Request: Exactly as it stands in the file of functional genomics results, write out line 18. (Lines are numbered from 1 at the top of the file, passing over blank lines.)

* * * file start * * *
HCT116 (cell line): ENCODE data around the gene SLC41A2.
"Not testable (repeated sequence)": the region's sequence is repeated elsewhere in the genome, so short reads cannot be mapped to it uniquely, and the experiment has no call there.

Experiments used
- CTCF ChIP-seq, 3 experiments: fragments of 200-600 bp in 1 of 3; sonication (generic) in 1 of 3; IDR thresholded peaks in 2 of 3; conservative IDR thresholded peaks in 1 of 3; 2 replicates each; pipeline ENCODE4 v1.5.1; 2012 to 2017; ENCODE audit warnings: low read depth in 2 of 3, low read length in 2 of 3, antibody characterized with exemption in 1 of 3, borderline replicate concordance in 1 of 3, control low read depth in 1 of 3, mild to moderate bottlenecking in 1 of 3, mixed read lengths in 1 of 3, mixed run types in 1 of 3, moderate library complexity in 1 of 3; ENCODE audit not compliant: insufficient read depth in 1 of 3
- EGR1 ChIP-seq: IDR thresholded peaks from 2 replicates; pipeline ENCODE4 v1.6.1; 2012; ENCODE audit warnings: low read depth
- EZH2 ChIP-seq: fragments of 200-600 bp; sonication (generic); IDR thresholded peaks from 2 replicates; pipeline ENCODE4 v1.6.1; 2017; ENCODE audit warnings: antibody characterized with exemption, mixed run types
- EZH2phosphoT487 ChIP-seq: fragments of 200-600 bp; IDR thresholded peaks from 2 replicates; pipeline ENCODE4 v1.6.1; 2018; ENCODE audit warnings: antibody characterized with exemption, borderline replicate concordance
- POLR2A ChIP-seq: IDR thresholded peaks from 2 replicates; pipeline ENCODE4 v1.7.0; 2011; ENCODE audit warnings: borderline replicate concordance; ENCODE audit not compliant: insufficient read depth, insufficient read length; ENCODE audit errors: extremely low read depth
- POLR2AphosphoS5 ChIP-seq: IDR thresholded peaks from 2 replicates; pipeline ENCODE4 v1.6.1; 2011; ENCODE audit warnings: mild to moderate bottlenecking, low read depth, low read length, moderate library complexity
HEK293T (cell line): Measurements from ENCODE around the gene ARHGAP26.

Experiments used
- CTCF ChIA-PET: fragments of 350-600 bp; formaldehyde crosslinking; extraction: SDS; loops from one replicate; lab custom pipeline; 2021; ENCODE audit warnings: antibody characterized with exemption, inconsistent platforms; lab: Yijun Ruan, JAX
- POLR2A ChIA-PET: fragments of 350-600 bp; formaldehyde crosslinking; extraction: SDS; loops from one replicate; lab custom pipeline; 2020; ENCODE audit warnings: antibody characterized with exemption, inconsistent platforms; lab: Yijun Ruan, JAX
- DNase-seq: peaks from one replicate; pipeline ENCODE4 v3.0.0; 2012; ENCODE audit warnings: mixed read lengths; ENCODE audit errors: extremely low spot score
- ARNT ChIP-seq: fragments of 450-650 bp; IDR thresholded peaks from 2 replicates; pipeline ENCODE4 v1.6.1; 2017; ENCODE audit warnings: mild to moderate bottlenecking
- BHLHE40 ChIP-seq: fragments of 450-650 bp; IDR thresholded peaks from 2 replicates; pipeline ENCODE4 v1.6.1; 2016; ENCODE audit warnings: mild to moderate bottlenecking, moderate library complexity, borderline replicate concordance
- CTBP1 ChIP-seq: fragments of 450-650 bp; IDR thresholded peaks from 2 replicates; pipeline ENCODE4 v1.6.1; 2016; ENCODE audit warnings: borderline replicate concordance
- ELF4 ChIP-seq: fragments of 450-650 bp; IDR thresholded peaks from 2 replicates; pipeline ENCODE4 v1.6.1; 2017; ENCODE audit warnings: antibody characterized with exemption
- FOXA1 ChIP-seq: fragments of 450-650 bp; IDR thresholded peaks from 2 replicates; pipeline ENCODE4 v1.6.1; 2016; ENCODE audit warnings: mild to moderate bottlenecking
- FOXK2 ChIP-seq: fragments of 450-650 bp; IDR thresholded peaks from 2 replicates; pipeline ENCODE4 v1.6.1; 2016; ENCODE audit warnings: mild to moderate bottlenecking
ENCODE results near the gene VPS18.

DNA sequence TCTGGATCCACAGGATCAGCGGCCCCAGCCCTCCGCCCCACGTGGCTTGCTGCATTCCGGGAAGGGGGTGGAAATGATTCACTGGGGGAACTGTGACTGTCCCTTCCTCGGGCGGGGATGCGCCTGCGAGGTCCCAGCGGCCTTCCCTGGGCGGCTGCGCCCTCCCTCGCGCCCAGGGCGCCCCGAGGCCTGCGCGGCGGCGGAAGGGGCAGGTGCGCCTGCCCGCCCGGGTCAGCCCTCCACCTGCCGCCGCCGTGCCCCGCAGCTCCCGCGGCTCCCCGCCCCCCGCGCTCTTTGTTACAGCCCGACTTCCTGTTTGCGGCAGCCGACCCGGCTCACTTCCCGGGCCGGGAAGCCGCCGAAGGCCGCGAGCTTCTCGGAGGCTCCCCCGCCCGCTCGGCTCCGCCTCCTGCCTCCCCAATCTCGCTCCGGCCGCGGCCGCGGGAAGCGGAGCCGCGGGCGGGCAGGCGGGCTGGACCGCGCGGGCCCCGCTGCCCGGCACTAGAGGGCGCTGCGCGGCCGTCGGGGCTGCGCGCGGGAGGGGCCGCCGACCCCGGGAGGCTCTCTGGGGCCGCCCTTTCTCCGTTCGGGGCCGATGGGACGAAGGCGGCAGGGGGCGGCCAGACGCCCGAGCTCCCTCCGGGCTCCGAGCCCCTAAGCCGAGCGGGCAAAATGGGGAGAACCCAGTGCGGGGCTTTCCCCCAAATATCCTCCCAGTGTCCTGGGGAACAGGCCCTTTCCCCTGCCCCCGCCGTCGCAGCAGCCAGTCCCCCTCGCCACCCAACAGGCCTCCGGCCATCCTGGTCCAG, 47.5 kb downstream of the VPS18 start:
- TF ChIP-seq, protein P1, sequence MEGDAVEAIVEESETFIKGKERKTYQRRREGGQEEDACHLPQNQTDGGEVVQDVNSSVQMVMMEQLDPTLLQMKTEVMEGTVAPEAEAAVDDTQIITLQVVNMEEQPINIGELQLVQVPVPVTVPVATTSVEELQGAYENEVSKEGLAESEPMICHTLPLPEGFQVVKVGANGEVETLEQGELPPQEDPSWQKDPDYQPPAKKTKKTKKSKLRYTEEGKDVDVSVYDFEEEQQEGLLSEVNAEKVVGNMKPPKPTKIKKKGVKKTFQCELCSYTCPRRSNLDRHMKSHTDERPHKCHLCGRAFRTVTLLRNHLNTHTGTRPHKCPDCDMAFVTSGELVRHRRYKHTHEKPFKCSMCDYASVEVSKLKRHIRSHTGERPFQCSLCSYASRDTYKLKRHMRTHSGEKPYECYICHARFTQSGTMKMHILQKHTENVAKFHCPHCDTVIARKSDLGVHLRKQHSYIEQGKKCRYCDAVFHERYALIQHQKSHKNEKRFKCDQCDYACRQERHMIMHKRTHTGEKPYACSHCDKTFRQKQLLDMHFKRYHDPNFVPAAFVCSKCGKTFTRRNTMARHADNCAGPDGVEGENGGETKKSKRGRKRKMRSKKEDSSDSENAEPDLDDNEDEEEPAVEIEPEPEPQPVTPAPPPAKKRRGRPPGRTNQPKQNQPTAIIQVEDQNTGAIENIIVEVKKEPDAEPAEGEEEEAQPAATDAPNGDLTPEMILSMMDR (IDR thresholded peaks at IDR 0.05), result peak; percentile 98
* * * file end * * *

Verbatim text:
- ELF4 ChIP-seq: fragments of 450-650 bp; IDR thresholded peaks from 2 replicates; pipeline ENCODE4 v1.6.1; 2017; ENCODE audit warnings: antibody characterized with exemption